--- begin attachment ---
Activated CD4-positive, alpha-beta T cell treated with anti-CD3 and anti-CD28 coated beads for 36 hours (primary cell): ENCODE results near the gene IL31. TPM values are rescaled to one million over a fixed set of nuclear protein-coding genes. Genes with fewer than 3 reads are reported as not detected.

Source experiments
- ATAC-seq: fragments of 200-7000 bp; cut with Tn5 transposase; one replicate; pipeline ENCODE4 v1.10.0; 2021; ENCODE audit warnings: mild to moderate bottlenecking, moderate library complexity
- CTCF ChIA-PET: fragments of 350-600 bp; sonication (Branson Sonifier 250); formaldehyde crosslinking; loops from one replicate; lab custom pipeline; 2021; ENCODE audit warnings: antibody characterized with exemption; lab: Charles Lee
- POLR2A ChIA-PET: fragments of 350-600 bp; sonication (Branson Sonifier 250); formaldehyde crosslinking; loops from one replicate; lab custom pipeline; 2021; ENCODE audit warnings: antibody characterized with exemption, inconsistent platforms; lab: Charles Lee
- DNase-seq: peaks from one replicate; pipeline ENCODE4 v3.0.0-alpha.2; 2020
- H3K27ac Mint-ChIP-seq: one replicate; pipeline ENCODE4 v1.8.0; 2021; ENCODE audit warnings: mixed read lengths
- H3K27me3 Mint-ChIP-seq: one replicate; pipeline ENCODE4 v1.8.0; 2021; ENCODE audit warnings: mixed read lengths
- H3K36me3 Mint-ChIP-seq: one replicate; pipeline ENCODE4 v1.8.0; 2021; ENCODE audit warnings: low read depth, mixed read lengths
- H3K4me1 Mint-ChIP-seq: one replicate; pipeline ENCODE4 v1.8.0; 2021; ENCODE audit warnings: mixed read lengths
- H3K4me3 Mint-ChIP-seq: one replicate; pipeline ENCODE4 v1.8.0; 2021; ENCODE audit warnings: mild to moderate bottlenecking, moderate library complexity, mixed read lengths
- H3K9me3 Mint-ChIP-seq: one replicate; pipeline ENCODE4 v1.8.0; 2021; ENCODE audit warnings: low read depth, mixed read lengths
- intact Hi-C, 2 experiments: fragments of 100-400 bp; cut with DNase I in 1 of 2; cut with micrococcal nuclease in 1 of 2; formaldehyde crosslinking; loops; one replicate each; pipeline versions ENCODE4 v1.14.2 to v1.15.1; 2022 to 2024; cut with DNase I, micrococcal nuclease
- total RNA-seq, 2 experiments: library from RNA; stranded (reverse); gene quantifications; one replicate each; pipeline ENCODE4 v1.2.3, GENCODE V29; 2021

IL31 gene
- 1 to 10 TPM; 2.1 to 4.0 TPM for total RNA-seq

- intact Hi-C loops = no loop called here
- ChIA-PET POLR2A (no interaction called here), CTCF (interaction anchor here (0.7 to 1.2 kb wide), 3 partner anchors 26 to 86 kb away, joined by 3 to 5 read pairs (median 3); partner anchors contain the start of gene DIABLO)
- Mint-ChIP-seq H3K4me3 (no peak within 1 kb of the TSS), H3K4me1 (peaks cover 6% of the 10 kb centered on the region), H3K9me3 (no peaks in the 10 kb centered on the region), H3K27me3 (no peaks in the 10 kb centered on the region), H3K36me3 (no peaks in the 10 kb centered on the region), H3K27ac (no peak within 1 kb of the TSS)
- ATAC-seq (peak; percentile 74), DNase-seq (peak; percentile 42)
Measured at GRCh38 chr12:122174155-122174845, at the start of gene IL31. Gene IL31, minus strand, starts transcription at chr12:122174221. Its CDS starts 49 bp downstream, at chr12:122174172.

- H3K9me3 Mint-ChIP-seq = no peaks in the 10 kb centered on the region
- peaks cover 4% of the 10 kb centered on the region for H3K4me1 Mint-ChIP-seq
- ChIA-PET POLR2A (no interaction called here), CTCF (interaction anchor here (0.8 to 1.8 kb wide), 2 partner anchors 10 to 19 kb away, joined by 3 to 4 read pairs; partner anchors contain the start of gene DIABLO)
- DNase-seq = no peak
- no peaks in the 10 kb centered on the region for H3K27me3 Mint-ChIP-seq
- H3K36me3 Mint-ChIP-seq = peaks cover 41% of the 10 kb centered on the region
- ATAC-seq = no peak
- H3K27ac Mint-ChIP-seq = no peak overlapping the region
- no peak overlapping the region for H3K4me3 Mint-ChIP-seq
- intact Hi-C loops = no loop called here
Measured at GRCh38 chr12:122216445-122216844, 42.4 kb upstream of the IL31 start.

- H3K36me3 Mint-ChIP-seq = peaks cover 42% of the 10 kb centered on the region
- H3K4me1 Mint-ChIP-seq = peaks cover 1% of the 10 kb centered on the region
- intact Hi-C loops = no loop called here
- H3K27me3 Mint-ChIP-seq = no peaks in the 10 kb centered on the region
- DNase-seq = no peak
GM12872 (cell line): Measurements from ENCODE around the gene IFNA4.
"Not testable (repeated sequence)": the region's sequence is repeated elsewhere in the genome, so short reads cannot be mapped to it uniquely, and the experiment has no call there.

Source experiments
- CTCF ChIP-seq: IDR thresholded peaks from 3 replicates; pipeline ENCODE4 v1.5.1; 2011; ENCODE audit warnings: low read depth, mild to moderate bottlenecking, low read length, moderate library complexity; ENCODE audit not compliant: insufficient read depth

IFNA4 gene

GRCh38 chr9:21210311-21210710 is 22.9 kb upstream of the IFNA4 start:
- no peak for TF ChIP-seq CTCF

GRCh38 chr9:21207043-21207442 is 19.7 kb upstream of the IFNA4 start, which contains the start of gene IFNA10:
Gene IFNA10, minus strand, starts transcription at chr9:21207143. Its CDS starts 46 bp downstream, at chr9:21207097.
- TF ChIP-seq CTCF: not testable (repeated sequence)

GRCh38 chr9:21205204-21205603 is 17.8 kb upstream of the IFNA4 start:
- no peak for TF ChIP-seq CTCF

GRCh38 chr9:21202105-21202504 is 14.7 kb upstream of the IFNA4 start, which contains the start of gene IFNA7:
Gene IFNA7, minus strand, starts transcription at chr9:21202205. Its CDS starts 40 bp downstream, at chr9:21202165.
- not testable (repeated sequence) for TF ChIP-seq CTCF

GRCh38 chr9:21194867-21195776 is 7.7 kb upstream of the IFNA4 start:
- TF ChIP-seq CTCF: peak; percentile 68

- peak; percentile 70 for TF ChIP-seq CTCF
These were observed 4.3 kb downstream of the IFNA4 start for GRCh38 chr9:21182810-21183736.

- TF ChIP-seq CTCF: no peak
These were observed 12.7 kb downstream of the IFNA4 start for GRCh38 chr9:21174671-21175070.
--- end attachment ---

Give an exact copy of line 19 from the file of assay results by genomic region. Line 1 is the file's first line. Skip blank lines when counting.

- Mint-ChIP-seq H3K4me3 (no peak within 1 kb of the TSS), H3K4me1 (peaks cover 6% of the 10 kb centered on the region), H3K9me3 (no peaks in the 10 kb centered on the region), H3K27me3 (no peaks in the 10 kb centered on the region), H3K36me3 (no peaks in the 10 kb centered on the region), H3K27ac (no peak within 1 kb of the TSS)